Russia court issues arrest warrant on country's doping whistleblower Grigory Rodchenkov
Grigory Rodchenkov is the former director of Moscow's anti-doping lab that oversaw drug testing at the 2014 Sochi Olympics.
Moscow: A Moscow court said Thursday it had issued an arrest warrant for Russian whistleblower Grigory Rodchenkov, who helped orchestrate the country's state-sponsored Olympic doping programme and has since fled to the United States.
"The investigators put Rodchenkov on an international wanted list. Our court on 21 September issued a ruling to arrest him in absentia since he is wanted internationally," the court's spokeswoman Yunona Tsareva told AFP.
Rodchenkov is the former director of Moscow's anti-doping lab that oversaw drug testing at the 2014 Sochi Olympics.
In May 2016, he gave an interview to the New York Times describing an elaborate doping scheme that he said involved dozens of Russian athletes at the 2014 Winter Olympics in Russia's Black Sea city of Sochi.
A bombshell report by a World Anti-Doping Agency independent commission published in November 2016 said Rodchenkov had admitted to "intentionally destroying" 1,417 test samples ahead of an audit.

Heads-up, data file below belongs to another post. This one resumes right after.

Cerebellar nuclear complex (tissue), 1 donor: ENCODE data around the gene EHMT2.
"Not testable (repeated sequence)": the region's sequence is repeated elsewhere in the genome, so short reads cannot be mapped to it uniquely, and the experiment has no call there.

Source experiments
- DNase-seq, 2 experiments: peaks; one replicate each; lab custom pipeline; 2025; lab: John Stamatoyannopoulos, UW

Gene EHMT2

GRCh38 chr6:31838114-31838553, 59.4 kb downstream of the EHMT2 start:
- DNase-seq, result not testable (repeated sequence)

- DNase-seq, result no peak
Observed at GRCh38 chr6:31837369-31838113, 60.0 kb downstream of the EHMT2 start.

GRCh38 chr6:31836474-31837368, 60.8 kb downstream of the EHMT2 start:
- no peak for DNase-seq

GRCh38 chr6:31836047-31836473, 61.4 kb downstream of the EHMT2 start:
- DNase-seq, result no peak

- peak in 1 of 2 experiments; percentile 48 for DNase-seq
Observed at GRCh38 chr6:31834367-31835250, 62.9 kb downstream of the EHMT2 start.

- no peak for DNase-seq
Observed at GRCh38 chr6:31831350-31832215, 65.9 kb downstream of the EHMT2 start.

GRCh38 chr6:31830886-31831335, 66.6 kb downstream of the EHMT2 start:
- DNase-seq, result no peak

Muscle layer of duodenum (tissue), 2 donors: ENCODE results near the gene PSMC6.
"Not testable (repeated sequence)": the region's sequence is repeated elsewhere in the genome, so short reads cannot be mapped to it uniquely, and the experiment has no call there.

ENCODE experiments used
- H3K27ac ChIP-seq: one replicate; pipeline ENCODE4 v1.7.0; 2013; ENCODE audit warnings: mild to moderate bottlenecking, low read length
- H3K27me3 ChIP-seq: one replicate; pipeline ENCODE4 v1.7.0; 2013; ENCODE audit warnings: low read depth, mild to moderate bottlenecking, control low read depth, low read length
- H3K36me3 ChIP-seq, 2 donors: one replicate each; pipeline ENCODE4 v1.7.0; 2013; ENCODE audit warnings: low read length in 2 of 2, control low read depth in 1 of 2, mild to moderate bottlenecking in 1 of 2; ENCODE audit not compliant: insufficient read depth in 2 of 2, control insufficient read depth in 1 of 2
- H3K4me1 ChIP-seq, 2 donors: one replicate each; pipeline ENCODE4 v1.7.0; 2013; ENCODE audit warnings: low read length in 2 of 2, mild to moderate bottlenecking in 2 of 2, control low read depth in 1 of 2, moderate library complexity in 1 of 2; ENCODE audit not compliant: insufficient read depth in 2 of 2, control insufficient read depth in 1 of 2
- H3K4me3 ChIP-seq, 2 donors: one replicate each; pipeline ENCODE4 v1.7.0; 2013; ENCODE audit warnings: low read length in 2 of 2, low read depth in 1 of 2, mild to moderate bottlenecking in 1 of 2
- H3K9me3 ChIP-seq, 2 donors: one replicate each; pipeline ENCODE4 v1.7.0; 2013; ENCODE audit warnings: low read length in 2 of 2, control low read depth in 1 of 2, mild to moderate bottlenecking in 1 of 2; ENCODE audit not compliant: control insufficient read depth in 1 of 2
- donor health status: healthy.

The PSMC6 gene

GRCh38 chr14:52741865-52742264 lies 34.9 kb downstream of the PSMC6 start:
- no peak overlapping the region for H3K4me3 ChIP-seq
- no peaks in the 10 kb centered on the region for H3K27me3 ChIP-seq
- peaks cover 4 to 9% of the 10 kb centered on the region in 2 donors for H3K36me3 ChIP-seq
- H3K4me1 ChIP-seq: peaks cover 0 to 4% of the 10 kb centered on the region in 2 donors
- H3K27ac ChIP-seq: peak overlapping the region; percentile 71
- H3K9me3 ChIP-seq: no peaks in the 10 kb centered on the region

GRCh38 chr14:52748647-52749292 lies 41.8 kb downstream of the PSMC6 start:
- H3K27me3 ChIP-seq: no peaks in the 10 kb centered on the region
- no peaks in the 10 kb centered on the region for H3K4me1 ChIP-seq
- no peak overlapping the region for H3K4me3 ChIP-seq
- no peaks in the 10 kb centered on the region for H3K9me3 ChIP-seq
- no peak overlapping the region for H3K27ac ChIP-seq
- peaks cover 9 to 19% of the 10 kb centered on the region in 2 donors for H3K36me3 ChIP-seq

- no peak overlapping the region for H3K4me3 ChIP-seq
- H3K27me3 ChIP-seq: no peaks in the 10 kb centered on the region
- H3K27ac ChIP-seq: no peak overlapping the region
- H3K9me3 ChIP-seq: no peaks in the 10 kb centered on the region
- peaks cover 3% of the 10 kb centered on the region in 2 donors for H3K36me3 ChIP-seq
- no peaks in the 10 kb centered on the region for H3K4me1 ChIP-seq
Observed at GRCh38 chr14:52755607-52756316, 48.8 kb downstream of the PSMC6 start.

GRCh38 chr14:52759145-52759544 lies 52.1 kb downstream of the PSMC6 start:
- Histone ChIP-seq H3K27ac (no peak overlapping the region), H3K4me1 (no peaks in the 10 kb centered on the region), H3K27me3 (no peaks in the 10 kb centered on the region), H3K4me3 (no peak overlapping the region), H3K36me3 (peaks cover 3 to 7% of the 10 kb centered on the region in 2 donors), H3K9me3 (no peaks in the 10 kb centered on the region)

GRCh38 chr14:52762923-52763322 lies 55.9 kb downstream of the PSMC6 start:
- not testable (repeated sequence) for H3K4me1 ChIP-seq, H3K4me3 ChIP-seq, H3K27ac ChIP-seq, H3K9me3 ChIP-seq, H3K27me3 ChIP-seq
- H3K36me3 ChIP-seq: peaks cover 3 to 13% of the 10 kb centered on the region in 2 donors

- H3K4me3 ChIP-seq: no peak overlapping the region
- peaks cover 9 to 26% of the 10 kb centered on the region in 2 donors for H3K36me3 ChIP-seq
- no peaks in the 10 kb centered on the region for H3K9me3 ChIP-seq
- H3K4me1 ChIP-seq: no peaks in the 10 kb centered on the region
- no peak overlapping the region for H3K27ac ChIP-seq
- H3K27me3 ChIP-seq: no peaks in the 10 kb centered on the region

As a result, Russian track and field athletes were barred from the Rio Olympics last year and from the athletics World Championships in London last month.
Russia has consistently denied running a state-run doping programme, with deputy prime minister Vitaly Mutko pinning all the blame on Rodchenkov's laboratory and Russia's Anti-Doping Agency (RUSADA).
The Investigative Committee, which probes serious crimes, opened a criminal investigation into Rodchenkov in 2016, accusing him of abuse of office, for which he could serve up to four years in jail.
In a New York Times op-ed piece published Friday, Rodchenkov said he fled his homeland because he feared for his life and his family's safety.
Russia and the US do not have an extradition treaty.
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Athletes and officials have already started to land in the capital ahead of the Games, immediately entering a tightly controlled bubble separating them from the rest of the population.
It is unclear how these spectators will be selected and whether they will have to quarantine before or after the Games.